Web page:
It's 2024, And Hip-Hop Still Has A Toxic Masculinity Problem

J. Cole dissed Kendrick Lamar. A few days later, he apologized for the record and took the song off streaming platforms. Now people can't stop criticizing Cole for it.
J. Cole, at the Dreamville Music Festival on April 7 in Raleigh, North Carolina, apologized for a feud with Kendrick Lamar.
J. Cole, at the Dreamville Music Festival on April 7 in Raleigh, North Carolina, apologized for a feud with Kendrick Lamar.
Prince Williams/FilmMagic via Getty Images

During a show at his own Dreamville festival in North Carolina this month, J. Cole did the unthinkable: He apologized for participating in a rap beef.

It was the latest leg of the most interesting thing to happen to hip-hop all year: Kendrick Lamar came from out of nowhere talking slick in his guest verse on Future and Metro Boomin’s “Like This,” insisting that he’s the only one who matters of the alleged “Big 3” rappers of their generation ― the other two being Drake and Cole.

Cole responded two weeks later on “7 Minute Drill” from his surprise mixtape, “Might Delete Later,” with several bars criticizing the Compton rapper’s highly lauded album catalog. As is the case with any good hip-hop feud, folks spent the weekend assessing the bars and staking their sides.

But then Cole threw everyone the hell off with on-stage mea culpas, claiming that his heart was never truly in the battle and that he feels terrible about the whole thing.

“And I pray that y’all forgive a n***a for the misstep and I can get back to my true path,” he said. ”’Cause I ain’t gonna lie to y’all, the past two days felt terrible.”

It was at once the worst thing to happen in hip-hop and… the most grown-up thing I’ve ever seen happen in hip-hop.

Genre fans are justifiably disappointed to see a beef between two bona fide lyricists fold like this, but I take issue with one of the most popular male rappers of a generation who’s being expressive and open about his feelings being considered “soft,” mainly because homophobia and perceived “softness” are often bedfellows in hip-hop, and the homophobia has been loud of late thanks to the House That Sean “Diddy” Combs (Allegedly) Built.

Though the manifold allegations against Diddy are serious and should be perceived as such, much of the dialogue has taken a homophobic bent as the world analyzes both his sexuality and that of his alleged “targets.” Meek Mill has been on the receiving end of allegations that he canoodled with Diddy, placing him in a position in which he feels he needs to defend his manhood… loudly and ridiculously, lest anyone doubt for a second that he’s straight.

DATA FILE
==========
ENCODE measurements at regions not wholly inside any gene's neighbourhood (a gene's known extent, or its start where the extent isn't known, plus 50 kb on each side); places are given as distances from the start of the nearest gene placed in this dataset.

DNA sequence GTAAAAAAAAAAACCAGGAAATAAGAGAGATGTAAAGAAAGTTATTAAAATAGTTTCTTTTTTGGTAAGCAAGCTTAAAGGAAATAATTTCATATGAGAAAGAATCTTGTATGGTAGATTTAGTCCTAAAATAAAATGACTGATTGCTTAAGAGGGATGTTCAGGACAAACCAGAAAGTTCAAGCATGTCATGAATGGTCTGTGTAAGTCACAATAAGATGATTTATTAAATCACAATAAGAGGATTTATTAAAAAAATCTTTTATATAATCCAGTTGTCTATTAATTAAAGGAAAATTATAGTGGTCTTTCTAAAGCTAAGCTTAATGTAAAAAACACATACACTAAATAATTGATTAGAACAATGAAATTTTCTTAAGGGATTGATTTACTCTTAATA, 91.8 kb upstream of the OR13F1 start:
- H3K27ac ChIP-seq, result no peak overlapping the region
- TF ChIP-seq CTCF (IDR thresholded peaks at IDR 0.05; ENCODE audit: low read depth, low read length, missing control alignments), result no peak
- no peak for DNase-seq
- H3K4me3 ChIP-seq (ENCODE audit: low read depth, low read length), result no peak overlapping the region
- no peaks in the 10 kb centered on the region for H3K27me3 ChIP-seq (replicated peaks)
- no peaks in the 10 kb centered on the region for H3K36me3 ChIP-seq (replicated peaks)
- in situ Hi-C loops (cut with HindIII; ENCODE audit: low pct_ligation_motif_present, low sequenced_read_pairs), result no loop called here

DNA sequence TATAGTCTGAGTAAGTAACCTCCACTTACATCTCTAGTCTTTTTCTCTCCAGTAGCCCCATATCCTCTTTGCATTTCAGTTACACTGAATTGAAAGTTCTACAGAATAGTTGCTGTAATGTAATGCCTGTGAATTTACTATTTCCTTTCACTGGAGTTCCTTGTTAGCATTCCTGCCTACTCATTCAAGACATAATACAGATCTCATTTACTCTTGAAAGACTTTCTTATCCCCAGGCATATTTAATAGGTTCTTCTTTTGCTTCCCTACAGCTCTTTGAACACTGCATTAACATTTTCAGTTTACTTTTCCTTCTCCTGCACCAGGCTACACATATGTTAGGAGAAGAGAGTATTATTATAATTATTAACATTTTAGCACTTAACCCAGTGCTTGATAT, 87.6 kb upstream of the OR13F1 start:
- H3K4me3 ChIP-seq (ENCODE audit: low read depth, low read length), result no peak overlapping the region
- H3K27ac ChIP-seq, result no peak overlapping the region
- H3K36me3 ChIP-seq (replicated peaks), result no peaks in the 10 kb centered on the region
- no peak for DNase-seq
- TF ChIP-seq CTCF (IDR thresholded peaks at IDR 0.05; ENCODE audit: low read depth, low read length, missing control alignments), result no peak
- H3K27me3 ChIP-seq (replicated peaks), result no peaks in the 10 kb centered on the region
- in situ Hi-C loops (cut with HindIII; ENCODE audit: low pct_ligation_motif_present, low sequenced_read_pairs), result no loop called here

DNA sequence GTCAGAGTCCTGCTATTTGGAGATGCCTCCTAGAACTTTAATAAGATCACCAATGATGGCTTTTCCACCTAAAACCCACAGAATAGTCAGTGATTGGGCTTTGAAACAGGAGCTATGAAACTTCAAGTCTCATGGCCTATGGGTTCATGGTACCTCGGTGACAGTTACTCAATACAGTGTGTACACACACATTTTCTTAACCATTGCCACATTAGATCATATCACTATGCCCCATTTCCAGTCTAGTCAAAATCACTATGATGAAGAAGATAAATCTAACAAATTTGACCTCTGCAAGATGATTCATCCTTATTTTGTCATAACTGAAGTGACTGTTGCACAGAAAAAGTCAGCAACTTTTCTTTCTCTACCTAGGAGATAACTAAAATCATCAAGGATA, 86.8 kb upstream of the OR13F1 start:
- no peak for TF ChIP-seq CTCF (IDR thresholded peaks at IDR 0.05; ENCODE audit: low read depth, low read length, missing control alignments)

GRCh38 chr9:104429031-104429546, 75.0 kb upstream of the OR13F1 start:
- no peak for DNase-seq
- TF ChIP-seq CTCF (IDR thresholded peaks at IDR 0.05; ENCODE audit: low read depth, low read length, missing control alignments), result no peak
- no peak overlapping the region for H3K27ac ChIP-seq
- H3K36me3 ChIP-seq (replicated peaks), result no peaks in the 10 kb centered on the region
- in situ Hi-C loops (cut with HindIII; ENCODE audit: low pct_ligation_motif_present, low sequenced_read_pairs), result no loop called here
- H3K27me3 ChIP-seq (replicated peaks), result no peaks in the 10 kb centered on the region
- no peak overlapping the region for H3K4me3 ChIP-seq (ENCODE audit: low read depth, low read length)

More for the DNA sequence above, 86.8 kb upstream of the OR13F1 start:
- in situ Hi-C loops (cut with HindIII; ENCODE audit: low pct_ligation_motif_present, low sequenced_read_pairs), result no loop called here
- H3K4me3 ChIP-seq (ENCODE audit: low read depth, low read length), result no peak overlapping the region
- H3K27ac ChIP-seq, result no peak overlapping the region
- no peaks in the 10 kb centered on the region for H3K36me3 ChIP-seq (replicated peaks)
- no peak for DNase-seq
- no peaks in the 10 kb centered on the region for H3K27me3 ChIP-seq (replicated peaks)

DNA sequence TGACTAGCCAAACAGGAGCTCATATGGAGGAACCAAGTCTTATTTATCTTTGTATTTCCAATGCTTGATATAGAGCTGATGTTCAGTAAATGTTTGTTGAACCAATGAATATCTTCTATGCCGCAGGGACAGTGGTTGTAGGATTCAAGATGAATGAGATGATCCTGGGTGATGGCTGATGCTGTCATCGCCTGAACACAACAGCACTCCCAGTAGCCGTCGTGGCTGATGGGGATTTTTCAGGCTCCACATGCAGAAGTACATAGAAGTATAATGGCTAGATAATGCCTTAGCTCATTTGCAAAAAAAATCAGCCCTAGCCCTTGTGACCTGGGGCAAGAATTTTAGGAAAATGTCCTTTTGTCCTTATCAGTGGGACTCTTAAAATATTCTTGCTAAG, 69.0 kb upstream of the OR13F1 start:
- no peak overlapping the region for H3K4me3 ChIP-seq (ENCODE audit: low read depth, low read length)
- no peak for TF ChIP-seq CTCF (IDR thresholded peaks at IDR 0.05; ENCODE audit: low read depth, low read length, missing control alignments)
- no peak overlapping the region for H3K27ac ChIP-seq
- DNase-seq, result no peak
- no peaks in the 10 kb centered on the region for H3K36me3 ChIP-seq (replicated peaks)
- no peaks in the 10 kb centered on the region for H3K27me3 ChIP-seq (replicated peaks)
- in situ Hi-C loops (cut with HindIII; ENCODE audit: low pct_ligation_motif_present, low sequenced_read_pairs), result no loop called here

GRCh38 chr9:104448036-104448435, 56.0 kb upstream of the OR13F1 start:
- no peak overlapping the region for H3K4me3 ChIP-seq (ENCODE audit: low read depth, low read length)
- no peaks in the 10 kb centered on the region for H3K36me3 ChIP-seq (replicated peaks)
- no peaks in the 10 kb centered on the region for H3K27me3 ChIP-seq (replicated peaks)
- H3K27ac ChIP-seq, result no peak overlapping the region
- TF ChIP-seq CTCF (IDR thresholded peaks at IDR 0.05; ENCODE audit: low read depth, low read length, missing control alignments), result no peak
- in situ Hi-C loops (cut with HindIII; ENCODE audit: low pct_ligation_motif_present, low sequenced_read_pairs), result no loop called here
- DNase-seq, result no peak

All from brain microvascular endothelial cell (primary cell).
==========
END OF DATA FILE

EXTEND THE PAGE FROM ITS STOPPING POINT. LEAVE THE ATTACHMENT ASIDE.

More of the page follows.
Though plenty has been written about hip-hop’s homophobic underbelly, it’s no longer the Wild West of the 1990s or early 2000s, when the biggest hip-hop stars in the world could get away with using the F-bomb on wax. Nas uses it brazenly from the track “Halftime” from his magnum opus, “Illmatic,” but he’ll never rap the word onstage again. Growth.

Hip-hop certainly benefits from the sensibilities of the younger generation, which helps folks like Lil Nas X, who kinda-sorta fits into the genre and who had one of the biggest singles in the last decade. That he couldn’t succeed as he is 25 years ago is movement in the right direction. And yet, for reasons unknown, people continue to platform Boosie Badazz as he spews his homophobia and toxicity despite him not releasing a song that has mattered since Barack Obama was in office.

In 2018, when Migos was one of the biggest bands in the world, Offset rapped “I do not vibe with queers” and sparked a conversation that didn’t happen when Jay-Z rapped “Cause f****ts hate when you gettin’ money like athletes” in 2001, when he was the biggest rapper. That conversation is progress, just as is younger Black men embracing therapy while our grandfathers would only be dragged in by our grandmothers at the risk of losing them.

It’s also progress for Cole to publicly admit his feelings in a genre known for male braggadocio ― no matter how much it pisses folks off.

So, did Cole bring us closer to a hip-hop nirvana not defined by toxic masculinity? It’s a start, but we would also do better if Black folks stopped evoking the “they” as a grand scheme to “emasculate” Black men every time a rich, famous Black man wears exactly what he wants to wear. We’d also do better by curbing the strong foothold that misogyny still has in hip-hop, as it’s still perfectly acceptable to refer to women as “bitches” on wax.

Cole’s response, while viscerally upsetting to some grown men who suddenly feel strongly about the sanctity of hip-hop beef, is a step in the direction that, hopefully, will enlighten us all and teach us to be better about expressing ourselves.

As far as the sport of hip-hop: Well, Kendrick won. No way around that.

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